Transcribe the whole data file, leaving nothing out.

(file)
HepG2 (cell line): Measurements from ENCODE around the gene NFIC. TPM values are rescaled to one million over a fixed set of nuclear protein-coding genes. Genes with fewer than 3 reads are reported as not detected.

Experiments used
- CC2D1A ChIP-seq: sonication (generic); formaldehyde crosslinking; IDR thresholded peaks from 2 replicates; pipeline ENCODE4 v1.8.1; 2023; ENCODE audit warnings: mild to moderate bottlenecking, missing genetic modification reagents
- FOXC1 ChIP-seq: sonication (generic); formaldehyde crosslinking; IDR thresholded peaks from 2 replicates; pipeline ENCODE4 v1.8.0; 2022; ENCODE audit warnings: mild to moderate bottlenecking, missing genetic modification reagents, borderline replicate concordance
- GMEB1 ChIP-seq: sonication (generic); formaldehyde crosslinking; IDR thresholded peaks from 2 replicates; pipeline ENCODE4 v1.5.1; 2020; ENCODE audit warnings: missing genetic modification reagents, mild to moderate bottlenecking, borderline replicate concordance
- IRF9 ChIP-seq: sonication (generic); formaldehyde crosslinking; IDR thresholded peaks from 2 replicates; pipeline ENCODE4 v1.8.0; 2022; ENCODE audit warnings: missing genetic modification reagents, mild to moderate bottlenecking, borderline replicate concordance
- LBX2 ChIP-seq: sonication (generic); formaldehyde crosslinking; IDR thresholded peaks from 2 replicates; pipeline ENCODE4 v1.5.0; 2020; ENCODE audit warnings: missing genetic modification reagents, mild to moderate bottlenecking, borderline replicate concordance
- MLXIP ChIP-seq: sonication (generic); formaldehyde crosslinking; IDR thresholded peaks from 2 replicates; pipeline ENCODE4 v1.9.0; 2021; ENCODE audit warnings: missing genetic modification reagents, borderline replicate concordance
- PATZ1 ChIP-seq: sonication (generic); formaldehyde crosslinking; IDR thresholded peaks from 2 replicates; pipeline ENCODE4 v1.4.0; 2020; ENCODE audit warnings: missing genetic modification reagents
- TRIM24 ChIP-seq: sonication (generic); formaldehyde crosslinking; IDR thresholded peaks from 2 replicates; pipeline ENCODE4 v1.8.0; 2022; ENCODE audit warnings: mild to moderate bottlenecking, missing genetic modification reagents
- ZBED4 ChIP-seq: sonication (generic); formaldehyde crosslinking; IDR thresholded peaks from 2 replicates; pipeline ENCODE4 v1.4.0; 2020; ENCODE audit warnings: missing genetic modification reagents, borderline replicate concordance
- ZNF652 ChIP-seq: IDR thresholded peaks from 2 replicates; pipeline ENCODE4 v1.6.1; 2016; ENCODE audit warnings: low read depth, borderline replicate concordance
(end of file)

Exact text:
HepG2 (cell line): Measurements from ENCODE around the gene NFIC. TPM values are rescaled to one million over a fixed set of nuclear protein-coding genes. Genes with fewer than 3 reads are reported as not detected.

Experiments used
- CC2D1A ChIP-seq: sonication (generic); formaldehyde crosslinking; IDR thresholded peaks from 2 replicates; pipeline ENCODE4 v1.8.1; 2023; ENCODE audit warnings: mild to moderate bottlenecking, missing genetic modification reagents
- FOXC1 ChIP-seq: sonication (generic); formaldehyde crosslinking; IDR thresholded peaks from 2 replicates; pipeline ENCODE4 v1.8.0; 2022; ENCODE audit warnings: mild to moderate bottlenecking, missing genetic modification reagents, borderline replicate concordance
- GMEB1 ChIP-seq: sonication (generic); formaldehyde crosslinking; IDR thresholded peaks from 2 replicates; pipeline ENCODE4 v1.5.1; 2020; ENCODE audit warnings: missing genetic modification reagents, mild to moderate bottlenecking, borderline replicate concordance
- IRF9 ChIP-seq: sonication (generic); formaldehyde crosslinking; IDR thresholded peaks from 2 replicates; pipeline ENCODE4 v1.8.0; 2022; ENCODE audit warnings: missing genetic modification reagents, mild to moderate bottlenecking, borderline replicate concordance
- LBX2 ChIP-seq: sonication (generic); formaldehyde crosslinking; IDR thresholded peaks from 2 replicates; pipeline ENCODE4 v1.5.0; 2020; ENCODE audit warnings: missing genetic modification reagents, mild to moderate bottlenecking, borderline replicate concordance
- MLXIP ChIP-seq: sonication (generic); formaldehyde crosslinking; IDR thresholded peaks from 2 replicates; pipeline ENCODE4 v1.9.0; 2021; ENCODE audit warnings: missing genetic modification reagents, borderline replicate concordance
- PATZ1 ChIP-seq: sonication (generic); formaldehyde crosslinking; IDR thresholded peaks from 2 replicates; pipeline ENCODE4 v1.4.0; 2020; ENCODE audit warnings: missing genetic modification reagents
- TRIM24 ChIP-seq: sonication (generic); formaldehyde crosslinking; IDR thresholded peaks from 2 replicates; pipeline ENCODE4 v1.8.0; 2022; ENCODE audit warnings: mild to moderate bottlenecking, missing genetic modification reagents
- ZBED4 ChIP-seq: sonication (generic); formaldehyde crosslinking; IDR thresholded peaks from 2 replicates; pipeline ENCODE4 v1.4.0; 2020; ENCODE audit warnings: missing genetic modification reagents, borderline replicate concordance
- ZNF652 ChIP-seq: IDR thresholded peaks from 2 replicates; pipeline ENCODE4 v1.6.1; 2016; ENCODE audit warnings: low read depth, borderline replicate concordance